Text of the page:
I love looking at maps; in fact I spend most of my days doing that. And I come across unique places that I would have never discovered if I wasn’t curious about geography. A couple of years back I was scouring the vast country of Canada on Google Maps and discovered some islands off of Newfoundland. I hadn’t heard of them before and so I took the name off the map, looked it up and realized that France is closer to North America than we all think.
Well at least a territory of France. Saint-Pierre and Miquelon are by my definition some odd islands, and they really should belong to Canada but don’t. The islands are remnants of the days of French colonization of the Americas and France has held them ever since; even after losing every other territory in North America. There is still a French presence in the Caribbean but that’s a different story.
If you take a look at a map you will see that it would be hard to even know Saint-Pierre and Miquelon belong to France. There is no text saying so and they only lie some 16 miles from Newfoundland, Canada. But the de facto language for Saint-Pierre and Miquelon is French, they use the Euro, and by law are French citizens. Even if their mainland home country is some +2,300 miles away. So if you travel to Saint-Pierre and Miquelon, you’re traveling to France technically… in North America.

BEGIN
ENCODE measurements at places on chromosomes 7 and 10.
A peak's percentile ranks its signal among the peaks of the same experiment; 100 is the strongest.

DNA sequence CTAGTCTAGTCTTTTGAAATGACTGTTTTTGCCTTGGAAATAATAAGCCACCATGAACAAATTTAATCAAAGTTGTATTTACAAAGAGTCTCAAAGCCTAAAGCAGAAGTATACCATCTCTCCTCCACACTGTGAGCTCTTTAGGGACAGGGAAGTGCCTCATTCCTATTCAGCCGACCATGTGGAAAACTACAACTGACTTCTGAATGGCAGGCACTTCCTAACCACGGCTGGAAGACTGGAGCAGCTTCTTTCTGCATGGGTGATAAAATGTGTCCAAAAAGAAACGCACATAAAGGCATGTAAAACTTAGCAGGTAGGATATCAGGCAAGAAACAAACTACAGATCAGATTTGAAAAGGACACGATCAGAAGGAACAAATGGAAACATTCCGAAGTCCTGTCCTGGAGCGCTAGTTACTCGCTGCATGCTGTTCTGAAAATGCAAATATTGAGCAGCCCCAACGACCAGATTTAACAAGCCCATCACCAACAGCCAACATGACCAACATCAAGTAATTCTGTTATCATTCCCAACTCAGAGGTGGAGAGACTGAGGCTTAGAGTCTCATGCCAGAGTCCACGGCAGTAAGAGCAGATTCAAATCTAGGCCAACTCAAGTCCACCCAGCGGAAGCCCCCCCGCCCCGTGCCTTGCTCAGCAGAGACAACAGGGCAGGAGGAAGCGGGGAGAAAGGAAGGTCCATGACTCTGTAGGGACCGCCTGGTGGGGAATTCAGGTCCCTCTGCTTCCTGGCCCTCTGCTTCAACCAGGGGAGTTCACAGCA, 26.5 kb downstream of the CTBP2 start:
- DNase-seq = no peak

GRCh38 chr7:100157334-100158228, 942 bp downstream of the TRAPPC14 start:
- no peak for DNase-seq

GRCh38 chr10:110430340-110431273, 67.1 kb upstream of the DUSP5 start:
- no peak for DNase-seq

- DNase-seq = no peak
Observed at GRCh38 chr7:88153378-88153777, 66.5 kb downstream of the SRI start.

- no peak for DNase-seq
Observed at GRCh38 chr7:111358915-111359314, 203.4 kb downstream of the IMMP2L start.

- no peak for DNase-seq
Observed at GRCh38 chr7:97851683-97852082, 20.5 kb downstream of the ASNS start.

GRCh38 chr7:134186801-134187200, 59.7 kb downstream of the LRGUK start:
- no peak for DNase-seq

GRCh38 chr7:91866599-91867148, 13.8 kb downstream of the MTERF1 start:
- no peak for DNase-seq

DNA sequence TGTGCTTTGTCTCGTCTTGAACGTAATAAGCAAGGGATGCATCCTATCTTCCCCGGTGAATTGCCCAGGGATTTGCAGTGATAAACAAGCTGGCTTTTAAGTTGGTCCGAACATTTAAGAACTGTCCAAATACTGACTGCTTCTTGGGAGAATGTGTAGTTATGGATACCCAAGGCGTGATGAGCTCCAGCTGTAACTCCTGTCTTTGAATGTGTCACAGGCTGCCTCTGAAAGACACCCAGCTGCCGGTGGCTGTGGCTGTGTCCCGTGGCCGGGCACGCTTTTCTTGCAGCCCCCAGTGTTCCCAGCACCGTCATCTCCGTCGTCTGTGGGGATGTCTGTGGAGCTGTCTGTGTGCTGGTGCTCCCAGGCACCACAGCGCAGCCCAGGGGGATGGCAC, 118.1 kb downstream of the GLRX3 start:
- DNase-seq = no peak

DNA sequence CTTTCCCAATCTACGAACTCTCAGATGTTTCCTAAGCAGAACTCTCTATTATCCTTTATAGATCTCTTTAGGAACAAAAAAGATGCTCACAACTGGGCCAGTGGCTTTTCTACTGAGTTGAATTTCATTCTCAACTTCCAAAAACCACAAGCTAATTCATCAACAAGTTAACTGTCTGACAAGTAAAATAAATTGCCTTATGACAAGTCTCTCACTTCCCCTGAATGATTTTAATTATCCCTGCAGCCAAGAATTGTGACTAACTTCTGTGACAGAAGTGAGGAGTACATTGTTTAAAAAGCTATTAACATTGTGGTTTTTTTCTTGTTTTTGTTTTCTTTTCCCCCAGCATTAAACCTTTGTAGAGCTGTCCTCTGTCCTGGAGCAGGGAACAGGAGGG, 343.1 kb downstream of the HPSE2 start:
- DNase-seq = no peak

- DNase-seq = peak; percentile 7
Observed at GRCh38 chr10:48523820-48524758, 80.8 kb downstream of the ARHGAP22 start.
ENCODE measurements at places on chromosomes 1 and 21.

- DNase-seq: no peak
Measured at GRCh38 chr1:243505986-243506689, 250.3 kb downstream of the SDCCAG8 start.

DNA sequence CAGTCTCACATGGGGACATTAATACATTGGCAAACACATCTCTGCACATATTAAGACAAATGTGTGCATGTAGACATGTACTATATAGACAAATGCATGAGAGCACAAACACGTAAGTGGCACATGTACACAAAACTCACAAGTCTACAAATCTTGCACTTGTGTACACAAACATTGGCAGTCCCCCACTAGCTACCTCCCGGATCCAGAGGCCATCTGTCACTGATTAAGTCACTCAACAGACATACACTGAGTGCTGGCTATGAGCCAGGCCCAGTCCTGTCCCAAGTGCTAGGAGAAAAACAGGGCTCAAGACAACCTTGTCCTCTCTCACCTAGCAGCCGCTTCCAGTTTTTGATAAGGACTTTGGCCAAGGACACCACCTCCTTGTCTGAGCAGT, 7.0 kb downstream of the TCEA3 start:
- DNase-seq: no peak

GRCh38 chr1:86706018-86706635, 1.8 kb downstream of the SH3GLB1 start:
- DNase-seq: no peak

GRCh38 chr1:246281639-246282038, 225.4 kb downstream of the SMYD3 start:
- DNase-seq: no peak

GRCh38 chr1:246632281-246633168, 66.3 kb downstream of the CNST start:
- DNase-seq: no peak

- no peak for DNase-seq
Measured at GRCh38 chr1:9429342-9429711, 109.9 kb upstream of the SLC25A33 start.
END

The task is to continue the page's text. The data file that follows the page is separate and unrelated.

(scroll in to see the islands)
So what’s the point? These are remote islands that are expensive to get to and frankly, there isn’t much to do. For me it’s pretty simple. It’s the mere fact that it’s there, people speak French on them, and that they are so remote. For me that’s a good enough reason to at least be curious.
But these islands are somewhat unique. First off the French spoken on the island is the dialect of Basque French, western French. The unofficial flag is even representative of that history and the island has close ties to Brittany and Normandy. But also it’s the mere fact that you stepping into Saint-Pierre and Miquelon means you’re stepping in France; kind of cool for an island the feels Canadian.
It’s a great place to immerse in unique French culture and to practice French. In fact many Canadians who want to learn metropolitan French come to Saint-Pierre and Miquelon instead of learning French in Québec.
From the Saint-Pierre and Miquelon tourism page, it would seem that there isn’t much to do. Tourists should take it slow and expect a slow-paced experience. Even getting to the islands takes time. They suggest to visit both islands and to at least take a week which sounds pretty reasonable given the remoteness of these islands. There are also options for guided tours to the more unknown parts and tinier islands, like L’île-aux-Marins.
There also is an abundance of beautiful landscape and wildlife. For me this would be one of the top reasons to go to Saint-Pierre and Miquelon. The weather is harsh. The landscape is wild and rocky. The animals are unique including seals, whales and different types of birds. By all means the islands are close to the surrounding lands in Canada. Remote, untouched and visually striking. I want to go just for solitude and take some pictures.
History of Saint-Pierre and Miquelon
If you’re curious about more in-depth history of these islands. I read it and it’s very interesting!